The development of the territory of Pointe Claire began at the end of the 17th century, and after 1706, deforestation along the St. Lawrence riverbank led to the opening of a road along the St. Louis Lake.
The local parish was first established in the name of St. Francis of Sales in 1713 and dedicated to St. Joachim the following year. In 1854, Pointe-Claire became a municipality. Agriculture was the center of economical activities of the denizens, but transformations gradually came about with the influx of English-speaking summer vacationers attracted by the area's natural features.
Changes appeared with the coming of the Grand Trunk Railroad in 1855, which reduced the journey to Montreal to 45 minutes. Later, in 1887, the opening of the Canadian Pacific Line and the initiation of telephone service in the 1890s led to further development. Several hotels were built for vacationers, and a large number of private dwellings were rented. Seasonal cottages were built which eventually became permanent residences.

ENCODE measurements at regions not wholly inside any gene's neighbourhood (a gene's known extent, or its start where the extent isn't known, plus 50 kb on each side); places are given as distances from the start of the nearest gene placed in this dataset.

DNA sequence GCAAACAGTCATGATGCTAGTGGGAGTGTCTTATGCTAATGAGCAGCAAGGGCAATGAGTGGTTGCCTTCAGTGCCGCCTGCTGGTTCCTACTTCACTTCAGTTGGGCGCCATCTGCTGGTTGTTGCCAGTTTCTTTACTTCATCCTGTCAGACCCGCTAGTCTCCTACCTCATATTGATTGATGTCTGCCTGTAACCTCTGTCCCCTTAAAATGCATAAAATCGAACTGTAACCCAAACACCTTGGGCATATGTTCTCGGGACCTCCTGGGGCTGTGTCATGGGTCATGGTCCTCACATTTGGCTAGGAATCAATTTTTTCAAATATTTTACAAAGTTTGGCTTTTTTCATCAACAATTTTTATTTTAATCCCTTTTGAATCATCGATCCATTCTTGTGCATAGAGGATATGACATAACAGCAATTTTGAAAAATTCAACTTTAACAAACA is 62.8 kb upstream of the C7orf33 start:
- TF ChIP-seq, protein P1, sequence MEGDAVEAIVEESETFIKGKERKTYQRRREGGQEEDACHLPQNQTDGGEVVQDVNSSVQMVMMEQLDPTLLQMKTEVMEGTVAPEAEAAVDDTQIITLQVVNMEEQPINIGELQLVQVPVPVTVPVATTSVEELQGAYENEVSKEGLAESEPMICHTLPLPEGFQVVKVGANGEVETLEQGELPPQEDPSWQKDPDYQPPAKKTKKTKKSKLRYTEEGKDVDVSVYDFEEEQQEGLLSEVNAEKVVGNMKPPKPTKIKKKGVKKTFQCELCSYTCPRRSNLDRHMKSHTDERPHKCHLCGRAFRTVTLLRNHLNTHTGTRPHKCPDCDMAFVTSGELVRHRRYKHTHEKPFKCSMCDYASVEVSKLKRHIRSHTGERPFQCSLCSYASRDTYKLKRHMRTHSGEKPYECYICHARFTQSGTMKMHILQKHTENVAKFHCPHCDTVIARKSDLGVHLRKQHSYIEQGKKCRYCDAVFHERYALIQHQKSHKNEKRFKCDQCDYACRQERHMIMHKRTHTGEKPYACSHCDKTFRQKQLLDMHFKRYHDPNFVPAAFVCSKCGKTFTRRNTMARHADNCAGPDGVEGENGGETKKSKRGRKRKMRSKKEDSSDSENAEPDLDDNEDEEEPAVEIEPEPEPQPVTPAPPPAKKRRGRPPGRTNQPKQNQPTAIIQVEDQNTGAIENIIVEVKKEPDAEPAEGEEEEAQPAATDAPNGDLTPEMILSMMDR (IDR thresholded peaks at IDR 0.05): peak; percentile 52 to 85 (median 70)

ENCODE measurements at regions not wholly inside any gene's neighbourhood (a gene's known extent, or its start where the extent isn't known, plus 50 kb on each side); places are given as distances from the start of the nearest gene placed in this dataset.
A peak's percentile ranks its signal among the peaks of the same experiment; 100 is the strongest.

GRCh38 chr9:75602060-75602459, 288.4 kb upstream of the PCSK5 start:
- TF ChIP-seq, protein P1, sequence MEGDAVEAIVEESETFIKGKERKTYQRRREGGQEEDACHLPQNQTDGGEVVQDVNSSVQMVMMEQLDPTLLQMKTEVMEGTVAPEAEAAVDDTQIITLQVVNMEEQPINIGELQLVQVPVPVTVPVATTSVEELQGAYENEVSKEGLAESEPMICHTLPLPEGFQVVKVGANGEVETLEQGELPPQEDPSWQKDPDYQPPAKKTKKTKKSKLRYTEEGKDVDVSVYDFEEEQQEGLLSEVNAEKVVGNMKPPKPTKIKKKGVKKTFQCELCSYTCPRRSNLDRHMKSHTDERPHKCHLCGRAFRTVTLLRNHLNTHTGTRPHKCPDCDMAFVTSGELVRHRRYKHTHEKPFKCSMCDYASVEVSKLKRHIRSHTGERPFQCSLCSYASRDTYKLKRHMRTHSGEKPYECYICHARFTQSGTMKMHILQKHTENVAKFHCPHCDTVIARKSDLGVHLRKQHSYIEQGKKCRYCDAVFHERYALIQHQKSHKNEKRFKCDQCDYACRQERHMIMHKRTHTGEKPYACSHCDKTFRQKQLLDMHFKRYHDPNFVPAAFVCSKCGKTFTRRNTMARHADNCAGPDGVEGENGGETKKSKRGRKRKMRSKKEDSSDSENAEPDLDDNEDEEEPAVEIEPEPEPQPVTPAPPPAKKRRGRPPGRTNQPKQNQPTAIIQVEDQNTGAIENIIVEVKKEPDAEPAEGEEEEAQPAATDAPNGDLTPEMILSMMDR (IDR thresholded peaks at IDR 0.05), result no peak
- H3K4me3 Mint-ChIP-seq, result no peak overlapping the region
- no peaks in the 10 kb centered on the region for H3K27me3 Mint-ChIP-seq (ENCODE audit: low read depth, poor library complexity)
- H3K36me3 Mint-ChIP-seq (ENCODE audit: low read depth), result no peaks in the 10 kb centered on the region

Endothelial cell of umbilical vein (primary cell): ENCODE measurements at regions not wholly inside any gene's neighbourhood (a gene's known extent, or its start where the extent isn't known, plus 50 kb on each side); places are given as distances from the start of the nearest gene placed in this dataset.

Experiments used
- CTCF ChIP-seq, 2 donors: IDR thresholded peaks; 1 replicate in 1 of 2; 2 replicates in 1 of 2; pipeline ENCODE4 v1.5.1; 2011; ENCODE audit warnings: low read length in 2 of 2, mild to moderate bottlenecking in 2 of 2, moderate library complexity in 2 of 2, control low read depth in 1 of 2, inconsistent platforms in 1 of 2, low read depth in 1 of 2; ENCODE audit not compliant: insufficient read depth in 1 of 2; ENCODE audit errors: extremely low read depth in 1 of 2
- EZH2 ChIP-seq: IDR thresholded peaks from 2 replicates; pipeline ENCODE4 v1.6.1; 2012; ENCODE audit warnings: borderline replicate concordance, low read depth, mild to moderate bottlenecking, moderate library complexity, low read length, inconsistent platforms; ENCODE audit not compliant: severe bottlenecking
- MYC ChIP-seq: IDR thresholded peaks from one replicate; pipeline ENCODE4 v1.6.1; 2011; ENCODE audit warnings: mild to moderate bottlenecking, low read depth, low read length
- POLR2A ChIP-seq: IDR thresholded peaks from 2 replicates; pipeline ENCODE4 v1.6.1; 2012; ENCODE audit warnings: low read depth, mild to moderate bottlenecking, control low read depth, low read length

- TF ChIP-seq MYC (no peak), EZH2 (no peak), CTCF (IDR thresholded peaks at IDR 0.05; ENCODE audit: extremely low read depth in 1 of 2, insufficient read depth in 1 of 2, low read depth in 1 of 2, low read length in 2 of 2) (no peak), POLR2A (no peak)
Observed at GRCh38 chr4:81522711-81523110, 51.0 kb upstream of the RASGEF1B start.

Unfortunately, on May 22, 1900, the village suffered a major fire that destroyed 23 houses along Church Street (St. Joachim Street), St. Anne Street and the Lakeshore Road. The town of Pointe-Claire was incorporated in 1911. With the construction of a highway alongside the railway in 1940, Pointe-Claire's role as a suburb of Montreal was confirmed. Pointe-Claire is located on the western point of the Montreal Island. Its population is of more than 31,000.
The city of Pointe-Claire was developed in an exceptional natural setting. The buildings established in the community core, as well as the point itself - jutting into Lake St. Louis, represent the rich natural and architectural heritage which stretches beyond the point, mainly along a strip of land bordering the lake.
The mill of Pointe-Claire is one of the oldest colonial vestiges on the shores of the Island of Montreal. Notre-Dame-du-Vieux-Moulin Convent is another of numerous heritage buildings.